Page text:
A new whistleblower has turned over a trove of documents related to the targeted killing program, providing new details into the way the drones that the United States flies operate.
The documents handed over by the source, who remains unnamed, to The Intercept include slides from targeted operations in Afghanistan, a previously unpublished report from the Pentagon on the problems with the drone program, and condensed packets of information about targets known colloquially as "baseball cards."
Much of the information presented in the trove was known in broad strokes — the U.S. has little idea of the identity of the people killed in drone strikes; those it is uncertain of are after the strikes often labeled as "enemies" despite having no verification of just who they were; armed drone strikes rely on intelligence that can easily be faulty. What the documents do is provide details into the process of just how the program operates, sometimes at a granular level.
U.S. officials, on the other hand, are dismissive of the importance of the documents. "It's clear that these materials are dated (May 2013 appears to be the most recent), and offer only a very narrow snapshot of these operations," one U.S. official told BuzzFeed News in an email.
The information provided in the leak dovetails with previous revelations about the way the U.S. military uses so-called "metadata" from cell phones to help track its targets. But, as The Intercept's source noted, the selectors — phone numbers and e-mail addresses being followed — can easily be wrong.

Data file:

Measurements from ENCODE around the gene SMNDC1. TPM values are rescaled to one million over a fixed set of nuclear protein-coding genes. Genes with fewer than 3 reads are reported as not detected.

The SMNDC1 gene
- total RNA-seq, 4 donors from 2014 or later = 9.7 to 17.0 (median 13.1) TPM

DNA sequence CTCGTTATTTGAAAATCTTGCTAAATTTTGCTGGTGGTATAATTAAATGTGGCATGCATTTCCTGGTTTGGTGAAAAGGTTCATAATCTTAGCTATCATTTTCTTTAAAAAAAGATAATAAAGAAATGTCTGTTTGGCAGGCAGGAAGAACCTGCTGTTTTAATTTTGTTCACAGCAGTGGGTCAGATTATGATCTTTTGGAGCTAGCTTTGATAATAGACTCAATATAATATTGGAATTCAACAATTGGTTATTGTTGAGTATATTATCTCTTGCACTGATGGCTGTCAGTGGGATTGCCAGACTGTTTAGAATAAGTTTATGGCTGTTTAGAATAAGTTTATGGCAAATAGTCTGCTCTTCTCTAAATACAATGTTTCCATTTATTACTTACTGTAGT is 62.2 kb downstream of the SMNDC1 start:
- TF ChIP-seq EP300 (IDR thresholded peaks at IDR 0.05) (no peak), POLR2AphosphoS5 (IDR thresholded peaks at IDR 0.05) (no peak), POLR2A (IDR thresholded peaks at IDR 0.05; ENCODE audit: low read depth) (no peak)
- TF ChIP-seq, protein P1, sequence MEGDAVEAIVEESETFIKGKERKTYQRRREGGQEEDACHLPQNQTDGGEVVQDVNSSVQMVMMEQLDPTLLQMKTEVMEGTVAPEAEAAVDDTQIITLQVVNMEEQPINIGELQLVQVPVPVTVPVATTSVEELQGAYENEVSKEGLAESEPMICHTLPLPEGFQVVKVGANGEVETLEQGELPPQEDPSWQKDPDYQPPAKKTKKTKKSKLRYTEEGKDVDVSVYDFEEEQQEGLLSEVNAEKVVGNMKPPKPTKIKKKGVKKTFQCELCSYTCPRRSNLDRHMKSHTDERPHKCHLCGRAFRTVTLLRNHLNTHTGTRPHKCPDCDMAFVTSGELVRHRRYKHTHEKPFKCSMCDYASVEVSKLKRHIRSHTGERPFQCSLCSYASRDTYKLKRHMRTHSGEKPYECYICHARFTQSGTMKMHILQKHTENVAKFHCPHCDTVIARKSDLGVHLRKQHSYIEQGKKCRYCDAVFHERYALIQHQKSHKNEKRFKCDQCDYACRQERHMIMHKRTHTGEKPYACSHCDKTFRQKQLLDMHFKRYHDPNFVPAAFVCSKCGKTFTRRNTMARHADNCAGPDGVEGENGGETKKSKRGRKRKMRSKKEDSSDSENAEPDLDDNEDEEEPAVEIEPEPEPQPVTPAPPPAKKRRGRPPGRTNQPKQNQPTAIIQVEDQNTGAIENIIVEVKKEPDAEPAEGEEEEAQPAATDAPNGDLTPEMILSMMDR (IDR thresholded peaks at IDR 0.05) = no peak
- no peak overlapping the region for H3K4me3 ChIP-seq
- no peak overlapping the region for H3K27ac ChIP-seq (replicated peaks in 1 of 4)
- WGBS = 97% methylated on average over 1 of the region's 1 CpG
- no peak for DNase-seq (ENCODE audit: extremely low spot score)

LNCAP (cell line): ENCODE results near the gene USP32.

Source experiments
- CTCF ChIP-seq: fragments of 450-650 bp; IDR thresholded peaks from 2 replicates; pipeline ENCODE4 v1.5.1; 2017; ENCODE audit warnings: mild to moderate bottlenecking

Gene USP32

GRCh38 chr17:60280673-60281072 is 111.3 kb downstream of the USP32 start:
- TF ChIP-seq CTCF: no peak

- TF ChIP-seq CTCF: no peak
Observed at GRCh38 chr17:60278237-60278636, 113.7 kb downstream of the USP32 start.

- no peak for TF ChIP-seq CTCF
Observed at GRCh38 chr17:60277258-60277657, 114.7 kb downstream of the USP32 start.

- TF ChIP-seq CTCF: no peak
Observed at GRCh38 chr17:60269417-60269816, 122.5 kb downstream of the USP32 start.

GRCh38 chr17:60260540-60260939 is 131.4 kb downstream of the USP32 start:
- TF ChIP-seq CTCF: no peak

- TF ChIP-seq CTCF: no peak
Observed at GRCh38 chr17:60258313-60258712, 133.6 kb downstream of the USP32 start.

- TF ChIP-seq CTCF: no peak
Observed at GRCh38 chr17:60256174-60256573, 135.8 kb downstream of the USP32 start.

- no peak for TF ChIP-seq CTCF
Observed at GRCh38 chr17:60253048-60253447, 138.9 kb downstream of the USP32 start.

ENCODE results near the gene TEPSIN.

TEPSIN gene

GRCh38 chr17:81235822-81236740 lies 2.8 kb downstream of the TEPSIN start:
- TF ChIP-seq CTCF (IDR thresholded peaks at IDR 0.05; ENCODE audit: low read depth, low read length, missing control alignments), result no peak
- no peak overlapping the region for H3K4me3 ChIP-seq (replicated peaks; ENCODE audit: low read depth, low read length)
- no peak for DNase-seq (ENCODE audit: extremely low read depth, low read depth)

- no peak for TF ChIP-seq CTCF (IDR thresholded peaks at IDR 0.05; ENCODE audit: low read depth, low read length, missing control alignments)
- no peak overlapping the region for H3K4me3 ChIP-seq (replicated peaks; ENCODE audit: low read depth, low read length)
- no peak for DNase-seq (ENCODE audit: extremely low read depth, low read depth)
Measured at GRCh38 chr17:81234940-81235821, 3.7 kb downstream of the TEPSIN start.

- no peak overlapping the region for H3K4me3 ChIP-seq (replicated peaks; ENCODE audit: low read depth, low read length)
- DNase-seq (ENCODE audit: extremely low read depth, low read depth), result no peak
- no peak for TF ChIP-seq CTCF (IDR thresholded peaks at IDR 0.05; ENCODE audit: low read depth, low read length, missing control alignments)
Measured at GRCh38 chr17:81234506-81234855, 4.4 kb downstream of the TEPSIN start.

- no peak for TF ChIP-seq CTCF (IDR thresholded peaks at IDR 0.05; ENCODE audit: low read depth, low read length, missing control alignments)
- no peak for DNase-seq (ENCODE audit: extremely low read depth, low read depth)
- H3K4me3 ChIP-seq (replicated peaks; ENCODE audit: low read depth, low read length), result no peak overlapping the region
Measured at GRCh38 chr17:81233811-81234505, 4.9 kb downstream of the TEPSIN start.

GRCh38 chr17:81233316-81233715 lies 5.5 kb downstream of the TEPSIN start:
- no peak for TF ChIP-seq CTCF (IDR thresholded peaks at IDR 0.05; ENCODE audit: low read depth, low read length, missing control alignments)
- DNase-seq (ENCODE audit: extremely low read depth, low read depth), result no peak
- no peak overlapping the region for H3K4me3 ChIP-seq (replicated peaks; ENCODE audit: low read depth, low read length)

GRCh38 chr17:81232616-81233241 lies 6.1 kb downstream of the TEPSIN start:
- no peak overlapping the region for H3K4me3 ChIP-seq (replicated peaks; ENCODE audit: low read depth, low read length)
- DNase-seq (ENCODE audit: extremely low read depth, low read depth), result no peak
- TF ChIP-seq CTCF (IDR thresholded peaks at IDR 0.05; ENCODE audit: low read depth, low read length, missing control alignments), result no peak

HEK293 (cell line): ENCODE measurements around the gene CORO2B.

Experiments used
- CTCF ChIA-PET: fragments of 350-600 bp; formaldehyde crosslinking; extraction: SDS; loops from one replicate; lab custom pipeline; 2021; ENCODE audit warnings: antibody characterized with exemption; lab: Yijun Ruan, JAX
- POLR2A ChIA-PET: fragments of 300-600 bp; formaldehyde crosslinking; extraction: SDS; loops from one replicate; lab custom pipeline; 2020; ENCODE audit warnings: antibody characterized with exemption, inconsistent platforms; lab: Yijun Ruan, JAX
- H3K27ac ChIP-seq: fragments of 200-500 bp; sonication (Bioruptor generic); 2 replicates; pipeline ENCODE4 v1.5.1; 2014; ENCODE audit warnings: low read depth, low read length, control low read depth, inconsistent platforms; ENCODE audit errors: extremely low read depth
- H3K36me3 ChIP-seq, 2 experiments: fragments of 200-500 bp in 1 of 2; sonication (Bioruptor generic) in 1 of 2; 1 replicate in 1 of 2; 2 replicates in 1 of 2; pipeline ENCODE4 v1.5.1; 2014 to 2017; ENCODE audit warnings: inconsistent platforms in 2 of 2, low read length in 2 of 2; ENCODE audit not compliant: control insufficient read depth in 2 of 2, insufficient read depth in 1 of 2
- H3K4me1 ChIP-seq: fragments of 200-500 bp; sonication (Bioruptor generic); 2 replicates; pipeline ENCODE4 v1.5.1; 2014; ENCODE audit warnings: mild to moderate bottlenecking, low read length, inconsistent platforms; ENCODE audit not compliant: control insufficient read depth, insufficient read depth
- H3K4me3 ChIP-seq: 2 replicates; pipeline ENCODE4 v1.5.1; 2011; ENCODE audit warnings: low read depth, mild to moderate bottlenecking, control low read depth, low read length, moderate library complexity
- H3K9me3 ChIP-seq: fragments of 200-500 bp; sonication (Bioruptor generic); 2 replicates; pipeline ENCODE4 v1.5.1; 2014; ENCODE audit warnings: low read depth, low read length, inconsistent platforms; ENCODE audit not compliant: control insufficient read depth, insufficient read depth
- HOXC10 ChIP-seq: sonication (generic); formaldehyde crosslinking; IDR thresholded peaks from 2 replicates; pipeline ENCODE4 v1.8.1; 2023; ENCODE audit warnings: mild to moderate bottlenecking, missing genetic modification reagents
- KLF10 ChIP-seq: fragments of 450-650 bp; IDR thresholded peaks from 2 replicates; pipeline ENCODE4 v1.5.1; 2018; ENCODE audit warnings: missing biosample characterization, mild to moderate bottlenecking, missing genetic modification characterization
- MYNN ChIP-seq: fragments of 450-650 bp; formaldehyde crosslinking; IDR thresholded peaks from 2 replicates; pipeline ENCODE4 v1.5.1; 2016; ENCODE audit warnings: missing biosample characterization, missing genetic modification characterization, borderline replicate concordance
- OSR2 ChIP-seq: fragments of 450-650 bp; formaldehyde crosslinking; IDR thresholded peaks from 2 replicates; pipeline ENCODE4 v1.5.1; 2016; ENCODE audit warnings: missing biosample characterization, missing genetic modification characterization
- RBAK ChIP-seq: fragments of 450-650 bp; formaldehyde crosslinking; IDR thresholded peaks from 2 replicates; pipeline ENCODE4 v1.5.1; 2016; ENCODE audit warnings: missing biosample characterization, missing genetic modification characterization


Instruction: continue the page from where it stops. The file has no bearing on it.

“It’s stunning the number of instances when selectors are misattributed to certain people," the source said. "And it isn’t until several months or years later that you all of a sudden realize that the entire time you thought you were going after this really hot target, you wind up realizing it was his mother’s phone the whole time.”
In one instance, according to documents from a mission in Afghanistan codenamed "Operation: Haymaker," the U.S. during one period launched 27 strikes against suspected militants. As a result, nineteen targets were killed, according to the slide below, with another 155 unnamed "enemies" killed in action.
When asked about the new leak, a senior administration official pointed to President Barack Obama's 2013 speech on counterterrorism operations, during which he said the U.S. would end the controversial practice of "signature strikes" — bombings based not on clearly identifying the subject, but patterns of behavior.
During that speech, the president "explained why the use of such strikes is just, legal, and necessary to protect the American people from the threat posed by terrorism, emphasizing that by narrowly targeting our action against those who want to kill us and not the people they hide among, we are choosing the course of action least likely to result in the loss of innocent life," the official said.